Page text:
Want to know how you can participate in something as small as a conversation or as large as a movement and still avoid learning anything new? Work in absolutes. Pick a side, join a group, pick a target, figure out what you want to say and either rail against another or run with them. Don't be fooled by contradictory evidence and remember that you, dear reader, are one of the enlightened ones. The rest of us are but mere sheeple. When we assume to know how something works, our mind doesn't have a hard time wrapping the entire concept in a neat little box and setting it off to the side as fodder for future debates. That way, whenever we find ourselves within earshot of a conversation where opinions are clashing, our thoughts can be easily dispensed without having to give the situation any real thought for context. A minority was shot? He was probably an illegal alien collecting welfare and sending it back to his family. Companies resistant to higher wages? They're probably part of the military industrial complex who are keeping all of us turds financial afloat just long enough to keep this whole environmentally destructive machine afloat. Not happy? Visualize the life you want and send those happy vibrations out into the universe. Every time. Nothing new, just the same quip mill for the lazy individual with a will to be heard that's larger than his brain. Circumstantial absolutes are the business cards of the ideological world. They don't really add anything to the interaction that couldn't be retrieved with a little extra effort and they most certainly aren't going to justify our presence on their own. They're just flashy little conceptual mantras we toss back and forth. Assuming that we know the outcome of anything is not only damaging to our social circles, but it can psychologically lock us into an unhealthy pattern of thought. When we begin to blame the banking system, foreigners, political parties and lifestyles for the problems in our own life, we run the risk of disconnecting ourselves from a society that thrives off of interdependence and the exchange of ideas. We stop listening and when we stop listening, we stop being heard by those of differing opinions. The closed mind doesn't just preserve itself from an ever-changing world, it removes itself from any intellectual commitment. Society knows this and any organization, group, or individual can disarm another simply by isolating it. Even among those with thoughts similar to our own, it seems that the deeper we fall into the circles of people who share our ideologies, the less we learn from one another and the more we just wait for the opportunity to put a slightly different spin on the same information. Listen to a group of people talk about something they don't like and notice the lack of any functional answer. Absolutes are designed to paint something in one color, as if we could somehow reject the entire thing at once. What we don't realize is that problems must be broken down in order to be solved, never the other way around. Life gives us a thousand reasons to complaint, but rarely do we choose to pursue a solution.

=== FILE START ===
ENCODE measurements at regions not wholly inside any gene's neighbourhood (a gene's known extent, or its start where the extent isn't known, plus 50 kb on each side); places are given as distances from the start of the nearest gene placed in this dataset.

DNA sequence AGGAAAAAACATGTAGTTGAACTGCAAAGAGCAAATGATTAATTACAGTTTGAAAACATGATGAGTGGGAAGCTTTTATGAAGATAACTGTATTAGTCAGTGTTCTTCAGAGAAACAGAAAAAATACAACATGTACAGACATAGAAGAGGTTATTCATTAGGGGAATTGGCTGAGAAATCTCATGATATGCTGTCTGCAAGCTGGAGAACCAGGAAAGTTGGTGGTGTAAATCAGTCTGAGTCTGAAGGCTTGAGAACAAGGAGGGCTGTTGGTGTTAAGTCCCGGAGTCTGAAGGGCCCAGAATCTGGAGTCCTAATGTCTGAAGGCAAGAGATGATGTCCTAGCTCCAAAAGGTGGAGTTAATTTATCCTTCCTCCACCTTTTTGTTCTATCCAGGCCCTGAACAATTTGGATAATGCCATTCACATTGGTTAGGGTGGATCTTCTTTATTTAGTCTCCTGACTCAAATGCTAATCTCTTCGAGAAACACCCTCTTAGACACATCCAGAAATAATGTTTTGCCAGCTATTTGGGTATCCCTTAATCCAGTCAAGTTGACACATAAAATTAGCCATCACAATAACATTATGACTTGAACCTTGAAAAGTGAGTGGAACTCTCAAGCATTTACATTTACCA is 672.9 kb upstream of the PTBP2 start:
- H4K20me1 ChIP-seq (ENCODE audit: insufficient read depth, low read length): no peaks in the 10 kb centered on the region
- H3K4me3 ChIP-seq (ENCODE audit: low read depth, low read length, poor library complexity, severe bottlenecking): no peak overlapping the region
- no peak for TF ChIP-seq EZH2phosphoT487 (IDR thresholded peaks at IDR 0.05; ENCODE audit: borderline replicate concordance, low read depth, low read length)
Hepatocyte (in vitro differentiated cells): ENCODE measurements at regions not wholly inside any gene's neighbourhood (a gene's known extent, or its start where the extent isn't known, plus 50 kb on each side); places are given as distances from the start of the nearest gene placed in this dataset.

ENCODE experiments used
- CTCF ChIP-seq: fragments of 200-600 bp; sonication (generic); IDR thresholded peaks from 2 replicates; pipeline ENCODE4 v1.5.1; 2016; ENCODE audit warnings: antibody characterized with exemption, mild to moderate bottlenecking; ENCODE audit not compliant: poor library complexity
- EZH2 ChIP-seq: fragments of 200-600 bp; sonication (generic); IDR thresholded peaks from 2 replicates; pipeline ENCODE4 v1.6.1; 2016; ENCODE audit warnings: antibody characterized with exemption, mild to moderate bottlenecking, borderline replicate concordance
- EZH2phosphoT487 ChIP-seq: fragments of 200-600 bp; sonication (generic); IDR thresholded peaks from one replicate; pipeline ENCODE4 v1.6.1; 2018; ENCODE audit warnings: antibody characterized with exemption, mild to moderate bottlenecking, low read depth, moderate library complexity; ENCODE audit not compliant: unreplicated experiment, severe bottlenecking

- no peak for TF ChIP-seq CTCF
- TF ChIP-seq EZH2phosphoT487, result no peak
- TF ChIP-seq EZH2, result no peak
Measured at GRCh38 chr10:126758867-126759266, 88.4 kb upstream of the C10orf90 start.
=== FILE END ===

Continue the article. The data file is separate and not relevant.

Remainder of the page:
Absolutes are more prone to taking place in one of two ways: